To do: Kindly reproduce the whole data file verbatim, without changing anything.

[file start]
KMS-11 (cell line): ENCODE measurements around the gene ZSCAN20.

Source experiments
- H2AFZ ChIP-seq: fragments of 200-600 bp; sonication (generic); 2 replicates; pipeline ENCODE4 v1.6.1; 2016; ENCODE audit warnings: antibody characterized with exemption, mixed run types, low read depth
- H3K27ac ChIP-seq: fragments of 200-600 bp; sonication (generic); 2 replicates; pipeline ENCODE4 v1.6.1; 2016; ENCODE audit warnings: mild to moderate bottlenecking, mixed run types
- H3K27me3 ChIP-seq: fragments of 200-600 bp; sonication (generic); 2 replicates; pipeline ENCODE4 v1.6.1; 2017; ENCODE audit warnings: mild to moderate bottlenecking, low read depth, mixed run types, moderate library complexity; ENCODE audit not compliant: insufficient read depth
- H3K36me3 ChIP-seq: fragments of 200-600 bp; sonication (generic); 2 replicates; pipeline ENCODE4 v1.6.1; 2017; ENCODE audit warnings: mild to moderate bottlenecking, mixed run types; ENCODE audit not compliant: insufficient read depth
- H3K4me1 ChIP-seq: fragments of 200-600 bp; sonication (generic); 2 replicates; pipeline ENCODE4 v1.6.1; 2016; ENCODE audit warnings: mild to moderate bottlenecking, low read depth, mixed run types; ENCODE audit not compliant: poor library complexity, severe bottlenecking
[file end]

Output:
KMS-11 (cell line): ENCODE measurements around the gene ZSCAN20.

Source experiments
- H2AFZ ChIP-seq: fragments of 200-600 bp; sonication (generic); 2 replicates; pipeline ENCODE4 v1.6.1; 2016; ENCODE audit warnings: antibody characterized with exemption, mixed run types, low read depth
- H3K27ac ChIP-seq: fragments of 200-600 bp; sonication (generic); 2 replicates; pipeline ENCODE4 v1.6.1; 2016; ENCODE audit warnings: mild to moderate bottlenecking, mixed run types
- H3K27me3 ChIP-seq: fragments of 200-600 bp; sonication (generic); 2 replicates; pipeline ENCODE4 v1.6.1; 2017; ENCODE audit warnings: mild to moderate bottlenecking, low read depth, mixed run types, moderate library complexity; ENCODE audit not compliant: insufficient read depth
- H3K36me3 ChIP-seq: fragments of 200-600 bp; sonication (generic); 2 replicates; pipeline ENCODE4 v1.6.1; 2017; ENCODE audit warnings: mild to moderate bottlenecking, mixed run types; ENCODE audit not compliant: insufficient read depth
- H3K4me1 ChIP-seq: fragments of 200-600 bp; sonication (generic); 2 replicates; pipeline ENCODE4 v1.6.1; 2016; ENCODE audit warnings: mild to moderate bottlenecking, low read depth, mixed run types; ENCODE audit not compliant: poor library complexity, severe bottlenecking